There’s a lot of talk about “affordable” hearing aids, much of it in anticipation of the Food and Drug Administration’s final approval of an over-the- counter hearing aid. We don’t know the specifics of the future OTC hearing aid but some have speculated that the cost will probably be around $1000.
Comparatively speaking, that is affordable. The cost of high-end hearing aids is approaching $4000 (for one). $3000 is not unusual. Costco’s least expensive hearing aid is $999. There are less expensive devices, many available online, some of which use the term “hearing aid”, but buyer beware. For some people, they may work well out of the box. Others may end up with hearing aids that aren’t really right for them. As for hearing-aid like devices, PSAP’s or hearables, for some they will be adequate but for others not so good. And if they are too cheap, a 2016 Consumer Reports survey found, they can actually damage your hearing.
But these low-cost alternatives are still a major expense for many Americans, especially older Americans. Earlier this year a Federal Reserve Board survey found that 40 percent of Americans could not cover a $400 emergency expense without selling something or borrowing. A $1000 affordable hearing aid is not “affordable” for 40 percent of our population.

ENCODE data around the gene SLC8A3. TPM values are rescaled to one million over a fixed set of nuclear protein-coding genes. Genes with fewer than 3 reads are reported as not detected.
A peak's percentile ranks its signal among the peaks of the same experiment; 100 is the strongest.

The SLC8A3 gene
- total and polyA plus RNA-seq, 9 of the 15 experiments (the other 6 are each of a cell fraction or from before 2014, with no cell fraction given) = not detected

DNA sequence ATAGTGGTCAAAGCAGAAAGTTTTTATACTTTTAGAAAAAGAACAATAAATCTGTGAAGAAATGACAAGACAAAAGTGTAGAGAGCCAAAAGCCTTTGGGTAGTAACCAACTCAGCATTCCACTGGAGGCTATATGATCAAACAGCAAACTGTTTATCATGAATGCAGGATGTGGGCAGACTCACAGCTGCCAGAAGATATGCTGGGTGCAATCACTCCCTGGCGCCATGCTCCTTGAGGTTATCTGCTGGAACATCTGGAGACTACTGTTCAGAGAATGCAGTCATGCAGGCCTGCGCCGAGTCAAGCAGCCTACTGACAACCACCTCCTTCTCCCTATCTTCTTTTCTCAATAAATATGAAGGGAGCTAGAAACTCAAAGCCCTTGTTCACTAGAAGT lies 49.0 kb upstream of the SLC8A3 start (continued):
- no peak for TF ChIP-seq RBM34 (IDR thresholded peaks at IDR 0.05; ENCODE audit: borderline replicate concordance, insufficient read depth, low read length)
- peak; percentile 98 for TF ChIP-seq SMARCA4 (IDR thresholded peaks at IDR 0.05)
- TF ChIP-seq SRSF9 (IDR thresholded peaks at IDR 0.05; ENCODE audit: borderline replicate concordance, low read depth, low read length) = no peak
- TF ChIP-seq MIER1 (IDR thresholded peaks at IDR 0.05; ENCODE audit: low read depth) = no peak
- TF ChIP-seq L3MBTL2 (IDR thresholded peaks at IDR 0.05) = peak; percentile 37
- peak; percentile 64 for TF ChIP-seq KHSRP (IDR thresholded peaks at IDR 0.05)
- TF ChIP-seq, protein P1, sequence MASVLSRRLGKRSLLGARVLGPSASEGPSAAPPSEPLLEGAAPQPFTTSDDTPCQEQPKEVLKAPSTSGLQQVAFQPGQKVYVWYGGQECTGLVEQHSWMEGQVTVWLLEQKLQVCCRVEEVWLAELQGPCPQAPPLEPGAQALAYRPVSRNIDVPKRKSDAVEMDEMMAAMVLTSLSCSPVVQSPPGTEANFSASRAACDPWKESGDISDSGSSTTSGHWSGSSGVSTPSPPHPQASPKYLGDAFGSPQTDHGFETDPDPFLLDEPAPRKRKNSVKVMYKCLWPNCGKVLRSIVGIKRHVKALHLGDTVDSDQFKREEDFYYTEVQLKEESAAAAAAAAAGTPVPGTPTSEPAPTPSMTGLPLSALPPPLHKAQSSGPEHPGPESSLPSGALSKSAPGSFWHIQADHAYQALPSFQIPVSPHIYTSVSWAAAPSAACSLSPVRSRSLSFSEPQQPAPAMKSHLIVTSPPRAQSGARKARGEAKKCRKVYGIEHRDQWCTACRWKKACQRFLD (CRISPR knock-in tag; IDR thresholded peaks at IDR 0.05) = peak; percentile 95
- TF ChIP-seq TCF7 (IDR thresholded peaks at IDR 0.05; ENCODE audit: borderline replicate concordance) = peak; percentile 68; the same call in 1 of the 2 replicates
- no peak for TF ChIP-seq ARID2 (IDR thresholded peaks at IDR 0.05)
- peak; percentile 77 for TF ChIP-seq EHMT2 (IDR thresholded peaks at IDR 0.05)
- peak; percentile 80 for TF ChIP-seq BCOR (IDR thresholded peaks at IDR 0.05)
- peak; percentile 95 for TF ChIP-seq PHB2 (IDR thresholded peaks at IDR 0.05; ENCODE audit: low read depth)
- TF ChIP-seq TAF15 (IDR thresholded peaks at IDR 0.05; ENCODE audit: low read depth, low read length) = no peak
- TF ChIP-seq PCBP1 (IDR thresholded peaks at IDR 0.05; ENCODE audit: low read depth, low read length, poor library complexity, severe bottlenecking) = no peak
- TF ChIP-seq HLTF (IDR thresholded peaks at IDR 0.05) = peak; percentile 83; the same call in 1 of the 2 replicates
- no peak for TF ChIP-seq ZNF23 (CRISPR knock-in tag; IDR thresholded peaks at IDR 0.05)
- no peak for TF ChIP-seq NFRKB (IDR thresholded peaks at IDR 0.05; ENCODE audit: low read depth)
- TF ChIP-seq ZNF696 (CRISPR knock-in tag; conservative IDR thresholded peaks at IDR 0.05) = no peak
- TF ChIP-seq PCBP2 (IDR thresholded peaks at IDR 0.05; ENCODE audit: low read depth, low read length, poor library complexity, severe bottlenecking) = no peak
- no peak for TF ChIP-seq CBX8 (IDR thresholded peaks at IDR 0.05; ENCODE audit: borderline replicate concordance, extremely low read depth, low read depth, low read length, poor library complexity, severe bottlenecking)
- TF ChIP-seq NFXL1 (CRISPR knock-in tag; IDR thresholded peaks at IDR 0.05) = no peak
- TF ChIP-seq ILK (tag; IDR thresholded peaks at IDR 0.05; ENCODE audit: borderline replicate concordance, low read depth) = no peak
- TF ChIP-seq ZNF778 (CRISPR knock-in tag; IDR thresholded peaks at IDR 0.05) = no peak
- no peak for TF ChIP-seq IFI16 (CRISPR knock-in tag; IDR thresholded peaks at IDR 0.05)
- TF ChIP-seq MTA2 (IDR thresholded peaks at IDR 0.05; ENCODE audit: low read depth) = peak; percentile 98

Medicare does not cover hearing aids. Some Medicare supplement programs do, as do some other insurance policies. But that 40 percent who can’t find a quick $400 for an emergency probably do not have this level of insurance. The V.A. also provides hearing aids to veterans with service-related hearing loss.
For many, Medicaid is the only solution. Medicaid covers hearing aids for adults in 28 states, including New York State where I live. For a complete list of states and of eligibility requirements for hearing aids, based on the severity of the loss, see this recent article in Health Affairs. Coverage varies widely from state to state, as does coverage for associated services like hearing-aid batteries.
In this map, the dark red states have the best Medicaid hearing aid coverage. The pink states have no hearing aid coverage. The other states fall in between.
As the Health Affairs article concludes: older Americans “in states lacking comprehensive hearing health care coverage have few ways to access hearing aids or the professional services associated with hearing loss and hearing aid use.” As we know, untreated hearing loss is significantly related to other adverse health outcomes, especially in the elderly.
The Health Affairs study also found that over one-fourth of adults skipped necessary medical care in 2017 because they were unable to afford the cost.
So when we talk about “affordable” hearing aids, let’s remember that that is a relative term.
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